Confidential could be useful to anyone who needs information about a rival, or who needs to protect his or her own company's secrets. Nolan illustrates his points with examples from business (how Johnson & Johnson gathered intelligence that protected its Tylenol franchise from a rival product) as well as fiction (Appendix A is dedicated to the techniques used by Sherlock Holmes to elicit information). The result is an entertaining book that may take your business to a more intelligent level. --Lou Schuler
"The next best thing to knowing all about your own business is to know all about the other fellow's business." -- -- John D. Rockefeller
"Confidential brings into the private sector the most misunderstood, and consequently, underused facet of government intelligencethe human source. In a thoroughly enjoyable fashion, John Nolan educates the reader on how to access and use this critical intelligence resource, for both competitive advantage and security." -- Jan P. Herring, former director of business intelligence, Motorola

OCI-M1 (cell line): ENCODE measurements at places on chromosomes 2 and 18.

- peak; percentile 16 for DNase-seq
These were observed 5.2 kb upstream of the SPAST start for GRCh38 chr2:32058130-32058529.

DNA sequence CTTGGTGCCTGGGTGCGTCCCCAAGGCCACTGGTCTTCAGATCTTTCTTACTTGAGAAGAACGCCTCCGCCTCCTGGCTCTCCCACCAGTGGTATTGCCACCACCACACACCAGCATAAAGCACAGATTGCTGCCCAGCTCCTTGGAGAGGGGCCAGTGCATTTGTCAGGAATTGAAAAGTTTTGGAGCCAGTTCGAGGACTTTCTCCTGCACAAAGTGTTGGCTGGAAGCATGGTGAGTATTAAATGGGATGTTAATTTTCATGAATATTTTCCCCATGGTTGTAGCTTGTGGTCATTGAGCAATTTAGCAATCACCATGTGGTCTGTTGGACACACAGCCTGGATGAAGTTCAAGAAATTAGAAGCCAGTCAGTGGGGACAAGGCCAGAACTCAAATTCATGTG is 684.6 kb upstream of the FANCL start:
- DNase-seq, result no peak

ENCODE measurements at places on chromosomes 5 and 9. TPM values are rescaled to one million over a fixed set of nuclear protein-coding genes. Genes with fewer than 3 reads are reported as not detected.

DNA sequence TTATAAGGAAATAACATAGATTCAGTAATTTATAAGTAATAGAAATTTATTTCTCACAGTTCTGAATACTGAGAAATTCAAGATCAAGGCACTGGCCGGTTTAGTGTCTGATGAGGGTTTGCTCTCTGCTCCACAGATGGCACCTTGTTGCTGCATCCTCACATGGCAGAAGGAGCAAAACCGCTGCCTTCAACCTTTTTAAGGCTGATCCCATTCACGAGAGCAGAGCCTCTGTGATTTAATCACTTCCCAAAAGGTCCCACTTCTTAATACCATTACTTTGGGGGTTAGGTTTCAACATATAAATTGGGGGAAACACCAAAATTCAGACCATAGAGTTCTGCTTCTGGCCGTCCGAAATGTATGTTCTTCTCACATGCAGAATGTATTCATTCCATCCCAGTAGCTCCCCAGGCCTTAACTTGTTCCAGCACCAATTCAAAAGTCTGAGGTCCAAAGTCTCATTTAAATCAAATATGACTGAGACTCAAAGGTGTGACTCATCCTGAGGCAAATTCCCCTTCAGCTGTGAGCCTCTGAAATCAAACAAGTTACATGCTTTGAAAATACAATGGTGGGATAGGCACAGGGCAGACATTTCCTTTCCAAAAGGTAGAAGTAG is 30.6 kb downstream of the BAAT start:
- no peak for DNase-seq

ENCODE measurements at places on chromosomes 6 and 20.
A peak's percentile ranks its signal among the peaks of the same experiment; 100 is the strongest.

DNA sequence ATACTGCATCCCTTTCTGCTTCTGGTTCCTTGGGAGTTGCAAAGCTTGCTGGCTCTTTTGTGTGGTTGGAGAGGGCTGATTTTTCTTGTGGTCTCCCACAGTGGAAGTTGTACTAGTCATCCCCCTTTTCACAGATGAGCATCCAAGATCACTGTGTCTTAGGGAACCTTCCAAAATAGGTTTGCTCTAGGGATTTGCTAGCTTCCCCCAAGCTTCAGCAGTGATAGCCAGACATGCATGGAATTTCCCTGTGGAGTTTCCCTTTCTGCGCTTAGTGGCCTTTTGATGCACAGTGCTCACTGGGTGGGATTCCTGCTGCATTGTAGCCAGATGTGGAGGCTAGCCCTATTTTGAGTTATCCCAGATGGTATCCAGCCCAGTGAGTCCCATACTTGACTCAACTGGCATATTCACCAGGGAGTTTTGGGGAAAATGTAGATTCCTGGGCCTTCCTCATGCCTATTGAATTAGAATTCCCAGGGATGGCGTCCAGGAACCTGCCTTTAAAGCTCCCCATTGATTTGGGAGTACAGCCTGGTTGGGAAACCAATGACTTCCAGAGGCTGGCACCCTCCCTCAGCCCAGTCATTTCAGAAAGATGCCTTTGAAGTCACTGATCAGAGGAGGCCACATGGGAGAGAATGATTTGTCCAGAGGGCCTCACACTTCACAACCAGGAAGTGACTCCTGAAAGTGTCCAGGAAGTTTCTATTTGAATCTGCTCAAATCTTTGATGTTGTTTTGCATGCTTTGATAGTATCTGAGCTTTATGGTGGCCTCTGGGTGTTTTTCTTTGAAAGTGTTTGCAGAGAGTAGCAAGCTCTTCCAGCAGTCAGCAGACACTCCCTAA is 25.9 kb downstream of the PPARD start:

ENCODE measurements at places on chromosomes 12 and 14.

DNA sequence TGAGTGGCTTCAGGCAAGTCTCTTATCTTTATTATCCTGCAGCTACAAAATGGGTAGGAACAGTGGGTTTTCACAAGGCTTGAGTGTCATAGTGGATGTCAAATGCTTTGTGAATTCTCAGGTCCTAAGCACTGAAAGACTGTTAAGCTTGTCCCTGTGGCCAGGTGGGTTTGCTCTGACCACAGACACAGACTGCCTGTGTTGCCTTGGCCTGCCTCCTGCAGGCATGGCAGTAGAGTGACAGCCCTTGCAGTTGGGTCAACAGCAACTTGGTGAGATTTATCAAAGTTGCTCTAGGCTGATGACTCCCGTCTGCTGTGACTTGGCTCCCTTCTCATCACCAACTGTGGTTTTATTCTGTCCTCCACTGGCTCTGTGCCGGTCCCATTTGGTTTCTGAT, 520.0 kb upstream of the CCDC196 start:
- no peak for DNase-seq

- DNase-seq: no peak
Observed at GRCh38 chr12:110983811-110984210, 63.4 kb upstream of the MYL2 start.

"Confidential is a must-read for anyone wanting to conduct and utilize competitive intelligence the right way. Nolan concisely captures the elicitation techniques executives can use to ethically and legally capture competitive information to prevail in the hypercompetitive marketplace." -- Ava Harth Youngblood, president, Society of Competitive Intelligence Professionals